The Rajtarangini Kalhanas chronicle
The Dynasties - Kalhana wrote during the time of Jayasimha (AD 1127-59).
The Rajatarangini (I.59) lists Gonanda I as the first king of Kashmir, a relative of Jarasasamdha of Magadh.
Lost and Unknown kings
Skipping over "lost kings" we come to Lava of an unknown family. After his family, Godhara of another family ruled (I.95).
After a Damodara ("of Asoka's kula or another"), we have Hushka, Jushka and Kanishka (127-147 CE) of the Bactrian Kushan Empire.
(Note the confusion of dates in this and the following sections. Kalhana appears to made little attempt to determine the actual dates and sequence of rule of the kings and dynasties he recorded)
After an Abhimanyu, we come to the main Gonandiya dynasty, founded by Gonanda III. He was (I.191) the first of his race. Nothing is known about his origin. His family ruled for many generations.
Eventually a Pratapaditya, a relative of Vikrmaditya (not the Shakari) became king (II.6). After a couple of generations a Vijaya from another family took the throne (II.62).
His son Jayendra was followed by Sandhimat-Aryaraja (34 BCE-17 CE) who had the soul of Jayendra's minister Sandhimati. Kalhana says that Samdhimat Aryaraja used to spend "the most delightful Kashmir summer" in worshiping a lingam formed of snow/ice “in the regions above the forests” (II.138). This too appears to be a reference to the ice lingam at Amarnath.
Kalhana describes the rules of Toramana and Mihirakula (510-542 CE), but does not mention that these were Huna people: this is known from other source.
After the Huna, Meghavahana of the Gonandiya family wasbrought back from Gandhara. His family ruled for a few generations. Meghavahana was a devout Buddhist and prohibited animal slaughter in his domain.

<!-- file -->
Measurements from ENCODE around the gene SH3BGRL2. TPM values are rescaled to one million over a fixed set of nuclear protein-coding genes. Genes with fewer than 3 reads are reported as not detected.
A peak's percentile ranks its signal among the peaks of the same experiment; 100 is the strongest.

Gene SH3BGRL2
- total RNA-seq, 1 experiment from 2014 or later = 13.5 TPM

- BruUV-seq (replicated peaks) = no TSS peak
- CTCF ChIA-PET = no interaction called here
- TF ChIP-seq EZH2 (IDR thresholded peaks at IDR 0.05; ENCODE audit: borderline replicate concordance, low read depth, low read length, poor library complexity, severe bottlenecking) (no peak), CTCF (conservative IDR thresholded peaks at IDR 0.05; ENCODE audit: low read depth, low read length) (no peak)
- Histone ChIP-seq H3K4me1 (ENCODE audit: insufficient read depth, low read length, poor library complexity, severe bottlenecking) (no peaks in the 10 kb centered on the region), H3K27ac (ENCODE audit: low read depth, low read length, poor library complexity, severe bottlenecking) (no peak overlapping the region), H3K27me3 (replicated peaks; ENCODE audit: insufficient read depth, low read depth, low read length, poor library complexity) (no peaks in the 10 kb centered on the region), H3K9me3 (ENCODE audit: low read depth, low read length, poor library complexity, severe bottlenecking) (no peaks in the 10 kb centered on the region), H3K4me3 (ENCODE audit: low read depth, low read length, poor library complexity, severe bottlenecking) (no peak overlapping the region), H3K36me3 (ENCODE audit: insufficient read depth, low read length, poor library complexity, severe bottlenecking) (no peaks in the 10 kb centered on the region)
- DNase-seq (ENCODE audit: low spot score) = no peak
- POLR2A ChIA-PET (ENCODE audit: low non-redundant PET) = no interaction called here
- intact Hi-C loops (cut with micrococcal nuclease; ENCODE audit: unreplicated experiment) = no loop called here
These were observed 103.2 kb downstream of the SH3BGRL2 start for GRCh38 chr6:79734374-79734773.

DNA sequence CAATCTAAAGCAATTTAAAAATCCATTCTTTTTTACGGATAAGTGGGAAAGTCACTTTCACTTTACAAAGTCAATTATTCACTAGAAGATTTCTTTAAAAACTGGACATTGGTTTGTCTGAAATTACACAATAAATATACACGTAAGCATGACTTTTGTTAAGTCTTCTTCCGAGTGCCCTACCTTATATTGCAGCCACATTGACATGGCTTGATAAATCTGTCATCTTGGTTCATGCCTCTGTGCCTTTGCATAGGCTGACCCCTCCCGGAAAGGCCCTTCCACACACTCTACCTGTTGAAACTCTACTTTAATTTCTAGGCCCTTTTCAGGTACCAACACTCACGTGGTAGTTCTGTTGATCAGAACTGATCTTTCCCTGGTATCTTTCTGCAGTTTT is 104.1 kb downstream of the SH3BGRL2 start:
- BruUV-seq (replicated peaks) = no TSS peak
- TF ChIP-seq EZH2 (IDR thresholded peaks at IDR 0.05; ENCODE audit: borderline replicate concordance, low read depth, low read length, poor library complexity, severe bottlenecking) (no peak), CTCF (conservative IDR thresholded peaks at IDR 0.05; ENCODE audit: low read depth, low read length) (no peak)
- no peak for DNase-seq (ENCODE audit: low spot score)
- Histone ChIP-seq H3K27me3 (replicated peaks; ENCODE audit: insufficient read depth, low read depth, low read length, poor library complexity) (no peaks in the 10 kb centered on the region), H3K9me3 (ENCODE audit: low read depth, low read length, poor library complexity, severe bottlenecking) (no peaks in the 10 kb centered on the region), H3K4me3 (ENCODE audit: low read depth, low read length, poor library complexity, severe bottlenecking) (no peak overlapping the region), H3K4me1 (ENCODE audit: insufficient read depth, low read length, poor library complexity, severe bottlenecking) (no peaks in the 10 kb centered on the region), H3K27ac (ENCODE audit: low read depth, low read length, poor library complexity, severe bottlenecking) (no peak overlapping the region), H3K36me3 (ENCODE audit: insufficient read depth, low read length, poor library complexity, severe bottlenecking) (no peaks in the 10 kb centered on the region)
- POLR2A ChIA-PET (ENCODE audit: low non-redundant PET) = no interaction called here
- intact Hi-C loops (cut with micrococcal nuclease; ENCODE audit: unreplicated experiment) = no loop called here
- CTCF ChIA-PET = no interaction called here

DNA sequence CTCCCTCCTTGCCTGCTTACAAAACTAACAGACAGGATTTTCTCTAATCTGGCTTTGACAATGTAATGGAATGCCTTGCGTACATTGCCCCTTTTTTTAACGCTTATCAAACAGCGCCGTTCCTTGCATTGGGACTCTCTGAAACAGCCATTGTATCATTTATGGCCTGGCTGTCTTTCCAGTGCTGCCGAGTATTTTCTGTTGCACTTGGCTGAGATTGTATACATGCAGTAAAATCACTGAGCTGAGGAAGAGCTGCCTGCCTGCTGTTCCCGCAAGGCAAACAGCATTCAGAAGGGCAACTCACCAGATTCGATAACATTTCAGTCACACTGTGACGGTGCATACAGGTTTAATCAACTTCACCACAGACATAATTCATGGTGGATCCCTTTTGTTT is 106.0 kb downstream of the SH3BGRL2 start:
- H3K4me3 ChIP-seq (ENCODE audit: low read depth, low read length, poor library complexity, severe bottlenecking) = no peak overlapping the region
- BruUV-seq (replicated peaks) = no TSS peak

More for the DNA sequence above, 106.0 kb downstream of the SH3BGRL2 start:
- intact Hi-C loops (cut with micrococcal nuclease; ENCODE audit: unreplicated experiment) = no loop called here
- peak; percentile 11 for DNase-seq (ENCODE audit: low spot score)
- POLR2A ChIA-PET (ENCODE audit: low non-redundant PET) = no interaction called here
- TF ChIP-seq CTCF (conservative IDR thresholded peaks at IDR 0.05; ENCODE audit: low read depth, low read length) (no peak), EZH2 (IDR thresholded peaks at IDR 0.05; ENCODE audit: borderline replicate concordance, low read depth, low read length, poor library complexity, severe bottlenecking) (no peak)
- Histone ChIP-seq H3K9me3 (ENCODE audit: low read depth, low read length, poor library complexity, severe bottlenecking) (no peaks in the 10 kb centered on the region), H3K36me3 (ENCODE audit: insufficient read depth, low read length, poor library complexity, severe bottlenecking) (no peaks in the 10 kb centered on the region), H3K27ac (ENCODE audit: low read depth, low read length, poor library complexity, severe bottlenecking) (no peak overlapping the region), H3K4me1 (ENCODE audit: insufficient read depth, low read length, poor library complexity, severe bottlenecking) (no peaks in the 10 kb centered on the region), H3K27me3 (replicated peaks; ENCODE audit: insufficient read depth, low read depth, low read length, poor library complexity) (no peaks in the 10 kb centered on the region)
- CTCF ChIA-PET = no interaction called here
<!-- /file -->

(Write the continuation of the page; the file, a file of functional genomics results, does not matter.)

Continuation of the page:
Karkota dynasty (625-1003 CE)
Gonandiya Baladitya made his officer in charge of fodder, Durlabhavardhana (III.489) his son-in-law because he was handsome. Lalitaditya Muktapida (724-760 CE) of this dynasty created an empire based on Kashmir and covering most of Northern India and Central Asia.
(With his account of the Karkota dynasty, relatively recent at the time he wrote his chronicles, Kalhana's information becomes more consistent with other sources.)
Kalhana relates that Laliditya Muktapida invaded the tribes of the north and after defeating the Kambojas, he immediately faced the Tusharas. The Tusharas did not give a fight but fled to the mountain ranges leaving their horses in the battle field. Then Lalitaditiya meets the Bhauttas in Baltistan in western Tibet north of Kashmir, then the Dardas inKarakoram/Himalaya, the Valukambudhi and then he encounters Strirajya, the Uttarakurus and the Pragjyotisha respectively (IV.165-175).
In the Karkota family, Lalitapida had a concubine, a daughter of a Kalyapala (IV.678).
Her son was Chippatajayapida. The young Chippatajayapida was advised by his maternal uncle Utpalaka or Utpala (IV.679). Eventually the Karkota dynasty ended and a grandson of Utpala became king.
After the Utpala dynasty, a Yashaskara became king (V.469). He was a great-grandson of a Viradeva, a Kutumbi (V.469). Here maybe Kutumbi = kunabi (as in kurmis of UP andKunbi of Gujarat/Maharastra). He was the son of a treasurer of Karkota Shamkaravarman.
Kalhana describes Shamkaravarman (883-902) thus (Stein's trans.): "This [king], who did not speak the language of the gods but used vulgar speech fit for drunkards, showed that he was descended from a family of spirit-distillers". This refers to the fact that the power had passed to the brothers of a queen, who was born in a family of spirit-distillers.
After a young son of Yashaskara, Pravaragupta, a Divira (clerk), became king. His son Kshemagupta married Didda, daughter of Simharaja of Lohara. After ruling indirectly and directly, Didda (980-1003 CE) placed Samgramaraja, son of her brother on the throne, starting the Lohara dynasty.
The Lohara family was founded by a Nara of Darvabhisara (IV.712). He was a vyavahari (perhaps merchant) who along with others who owned villages like him had set up little kingdoms during the last days of Karkotas. The Loharas ruled for many generations. The author Kalhana was a son of a minister of Harsha of this family.
Damar and others
After Loharas, a Damara family ruled. Then a general Ramchandra became king. His daughter Kota Rani married Tibetan Rinchan, who became Muslim.